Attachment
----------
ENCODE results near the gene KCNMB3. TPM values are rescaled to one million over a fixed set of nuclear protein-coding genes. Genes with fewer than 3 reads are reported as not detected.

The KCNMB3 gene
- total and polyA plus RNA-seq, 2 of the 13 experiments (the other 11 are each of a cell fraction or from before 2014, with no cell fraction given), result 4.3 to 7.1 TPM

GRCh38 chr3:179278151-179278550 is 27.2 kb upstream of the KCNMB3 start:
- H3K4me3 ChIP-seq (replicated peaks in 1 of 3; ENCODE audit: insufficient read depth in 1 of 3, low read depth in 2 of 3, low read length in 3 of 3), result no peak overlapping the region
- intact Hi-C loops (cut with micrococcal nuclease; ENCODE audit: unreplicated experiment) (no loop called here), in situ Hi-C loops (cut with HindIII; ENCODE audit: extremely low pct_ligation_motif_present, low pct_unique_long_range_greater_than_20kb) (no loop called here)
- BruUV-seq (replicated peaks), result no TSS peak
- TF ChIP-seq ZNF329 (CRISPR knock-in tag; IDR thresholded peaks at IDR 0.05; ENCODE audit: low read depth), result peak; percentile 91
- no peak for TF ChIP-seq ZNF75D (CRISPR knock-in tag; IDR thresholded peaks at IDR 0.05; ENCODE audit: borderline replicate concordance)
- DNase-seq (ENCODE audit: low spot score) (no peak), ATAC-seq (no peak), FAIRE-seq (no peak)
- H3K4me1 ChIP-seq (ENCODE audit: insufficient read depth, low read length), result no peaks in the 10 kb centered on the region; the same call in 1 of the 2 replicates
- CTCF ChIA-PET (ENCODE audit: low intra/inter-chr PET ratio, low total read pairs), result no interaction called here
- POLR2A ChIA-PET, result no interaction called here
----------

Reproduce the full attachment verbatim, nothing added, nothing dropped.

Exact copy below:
ENCODE results near the gene KCNMB3. TPM values are rescaled to one million over a fixed set of nuclear protein-coding genes. Genes with fewer than 3 reads are reported as not detected.

The KCNMB3 gene
- total and polyA plus RNA-seq, 2 of the 13 experiments (the other 11 are each of a cell fraction or from before 2014, with no cell fraction given), result 4.3 to 7.1 TPM

GRCh38 chr3:179278151-179278550 is 27.2 kb upstream of the KCNMB3 start:
- H3K4me3 ChIP-seq (replicated peaks in 1 of 3; ENCODE audit: insufficient read depth in 1 of 3, low read depth in 2 of 3, low read length in 3 of 3), result no peak overlapping the region
- intact Hi-C loops (cut with micrococcal nuclease; ENCODE audit: unreplicated experiment) (no loop called here), in situ Hi-C loops (cut with HindIII; ENCODE audit: extremely low pct_ligation_motif_present, low pct_unique_long_range_greater_than_20kb) (no loop called here)
- BruUV-seq (replicated peaks), result no TSS peak
- TF ChIP-seq ZNF329 (CRISPR knock-in tag; IDR thresholded peaks at IDR 0.05; ENCODE audit: low read depth), result peak; percentile 91
- no peak for TF ChIP-seq ZNF75D (CRISPR knock-in tag; IDR thresholded peaks at IDR 0.05; ENCODE audit: borderline replicate concordance)
- DNase-seq (ENCODE audit: low spot score) (no peak), ATAC-seq (no peak), FAIRE-seq (no peak)
- H3K4me1 ChIP-seq (ENCODE audit: insufficient read depth, low read length), result no peaks in the 10 kb centered on the region; the same call in 1 of the 2 replicates
- CTCF ChIA-PET (ENCODE audit: low intra/inter-chr PET ratio, low total read pairs), result no interaction called here
- POLR2A ChIA-PET, result no interaction called here